There is a legacy at stake here. A great legacy, which stands at risk of being forever lost or undermined.

So - I'm calling out the heroes.

Those same heroes who saved us all from poor beer in the first place.

We need them to don their capes and Lycra tights now more than ever before. They need to keep doing what they always have been doing - showing us mortals what to do. Teaching us all which way we should go. We have grown accustomed to looking to them for direction. But right now, they're using an outdated map, and thousands of decent beer loving folk are being given no alternative but to find their own way.

It doesn't have to be like this.

I'm sure everyone would be happy to have CAMRA continue to lead the way, they've done so with aplomb for decades. But the reality is that unless that old map is updated, and soon, I fear fewer and fewer people will feel sufficiently confident that theirs remains the lead to follow.

So, CAMRA, you have two real options...

1: Stop behaving like your old enemy and allow these new ideas to sing. Take away the need for a rival 'fringe' which would grow independently mighty and threaten the 'Greatness' of your own festival. Get craft keg on the list for 2015 and win back a whole lot of friends and fans. Simple.


2: Carry on as you are. There are already 'craft beer festivals' gaining in popularity each year, one will inevitably evolve into the main alternative event on a national level. Let the disgruntled card carrying members continue to drift away - when they'd really prefer to stay. Heartbreaking and avoidable.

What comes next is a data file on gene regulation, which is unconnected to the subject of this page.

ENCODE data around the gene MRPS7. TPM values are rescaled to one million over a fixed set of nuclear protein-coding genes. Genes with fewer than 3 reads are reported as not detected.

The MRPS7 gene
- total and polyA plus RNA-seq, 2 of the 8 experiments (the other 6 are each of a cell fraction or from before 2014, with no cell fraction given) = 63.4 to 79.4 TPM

That's how I see it - I know I'm one among many.

I hope common sense can prevail and that all lovers of fine beer can rejoin as one before very long.

Whilst CAMRA remain dominant, it's up to them to take the lead on this. I love to see them do that.

We have them to thank for where we are today. The dark past is long past, and CAMRA made it so.

It's up to them now to decide whether they want to remain as influential in the future.











  


10 comments:

Bailey said...

London Beer City is the GBBF fringe festival, I think, and feels as if it might become an institution. (Unless GBBF moves to another city...)

The phrase Christopher Hutt used to describe Watney's c.1973 when we interviewed him for our book was 'entrenched and powerful', which does sound rather like CAMRA today.

m.lawrenson said...
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m.lawrenson said...

To be quite honest, I think we're waiting for the 60 and 70-something "joined in 1973" diehards to leave the scene. Any proposal about being more positive about craft keg would cause riots at the CAMRA AGM.

I detailed what would probably happen in a helpful visual format here.

Mark Dexter said...
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Mark Dexter said...

It's not really though, is it. 'London' and 'Great British' says everything about a need to keep things 'contained'. Like for like please CAMRA.

Mark Dexter said...

Haha - A concise graphic novel based on many a true story!

Cooking Lager said...

CAMRA needs a bloody and viscous internal civil war for the very soul of its meaning.

You chaps look like the types to lead it. lead on.

m.lawrenson said...

The Local Beards would kill me for such things, Cookie. I'd hide, but I'm not exactly inconspicuous.

Mark Dexter said...

More of an 'observer' than a 'leader' on these matters. You've made me wonder though... and I may have a cunning plan. Will post again tomorrow.

Mark Dexter said...

Haha. Let's not have you dying.